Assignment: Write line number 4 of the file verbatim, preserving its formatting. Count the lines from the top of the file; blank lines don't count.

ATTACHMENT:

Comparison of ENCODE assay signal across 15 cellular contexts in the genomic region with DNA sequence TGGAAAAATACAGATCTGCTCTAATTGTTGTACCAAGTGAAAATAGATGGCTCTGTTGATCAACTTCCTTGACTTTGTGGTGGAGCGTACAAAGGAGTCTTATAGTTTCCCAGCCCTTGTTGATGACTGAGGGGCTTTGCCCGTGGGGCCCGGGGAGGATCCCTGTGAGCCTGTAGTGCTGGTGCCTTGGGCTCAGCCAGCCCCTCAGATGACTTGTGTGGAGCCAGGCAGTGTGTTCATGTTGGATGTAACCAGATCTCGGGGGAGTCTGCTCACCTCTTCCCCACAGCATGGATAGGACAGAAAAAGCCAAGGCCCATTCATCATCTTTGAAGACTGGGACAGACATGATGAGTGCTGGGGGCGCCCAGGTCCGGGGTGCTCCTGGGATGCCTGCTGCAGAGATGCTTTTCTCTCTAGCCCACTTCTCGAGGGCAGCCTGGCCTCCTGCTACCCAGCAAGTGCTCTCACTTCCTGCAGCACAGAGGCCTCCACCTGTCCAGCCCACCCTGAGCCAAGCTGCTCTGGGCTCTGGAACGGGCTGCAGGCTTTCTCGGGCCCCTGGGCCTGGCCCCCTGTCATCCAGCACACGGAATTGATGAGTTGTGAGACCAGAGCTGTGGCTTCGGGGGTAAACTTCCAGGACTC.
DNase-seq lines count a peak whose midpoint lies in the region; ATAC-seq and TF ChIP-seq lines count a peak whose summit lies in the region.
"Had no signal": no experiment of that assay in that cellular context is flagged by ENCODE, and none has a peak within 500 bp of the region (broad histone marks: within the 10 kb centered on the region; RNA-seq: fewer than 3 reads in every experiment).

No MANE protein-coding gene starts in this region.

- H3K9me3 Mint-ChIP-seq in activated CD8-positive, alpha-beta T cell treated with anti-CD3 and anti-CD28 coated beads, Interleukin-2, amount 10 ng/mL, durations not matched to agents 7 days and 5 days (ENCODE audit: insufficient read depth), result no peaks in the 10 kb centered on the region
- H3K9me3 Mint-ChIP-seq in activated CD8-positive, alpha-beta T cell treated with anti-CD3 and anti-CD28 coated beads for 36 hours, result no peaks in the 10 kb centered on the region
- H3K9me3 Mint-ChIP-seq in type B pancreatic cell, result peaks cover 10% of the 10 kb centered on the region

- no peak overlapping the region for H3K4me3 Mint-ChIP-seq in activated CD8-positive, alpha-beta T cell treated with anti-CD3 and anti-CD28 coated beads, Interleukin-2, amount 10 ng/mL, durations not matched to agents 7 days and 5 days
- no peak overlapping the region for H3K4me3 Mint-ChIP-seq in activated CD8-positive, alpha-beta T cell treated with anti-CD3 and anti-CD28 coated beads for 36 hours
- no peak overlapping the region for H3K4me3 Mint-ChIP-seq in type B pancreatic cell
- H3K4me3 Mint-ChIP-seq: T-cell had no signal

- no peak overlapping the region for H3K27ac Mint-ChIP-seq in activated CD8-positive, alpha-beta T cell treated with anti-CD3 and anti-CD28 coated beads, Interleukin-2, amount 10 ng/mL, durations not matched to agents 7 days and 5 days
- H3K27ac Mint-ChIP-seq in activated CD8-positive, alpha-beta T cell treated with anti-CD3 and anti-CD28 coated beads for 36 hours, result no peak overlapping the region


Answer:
No MANE protein-coding gene starts in this region.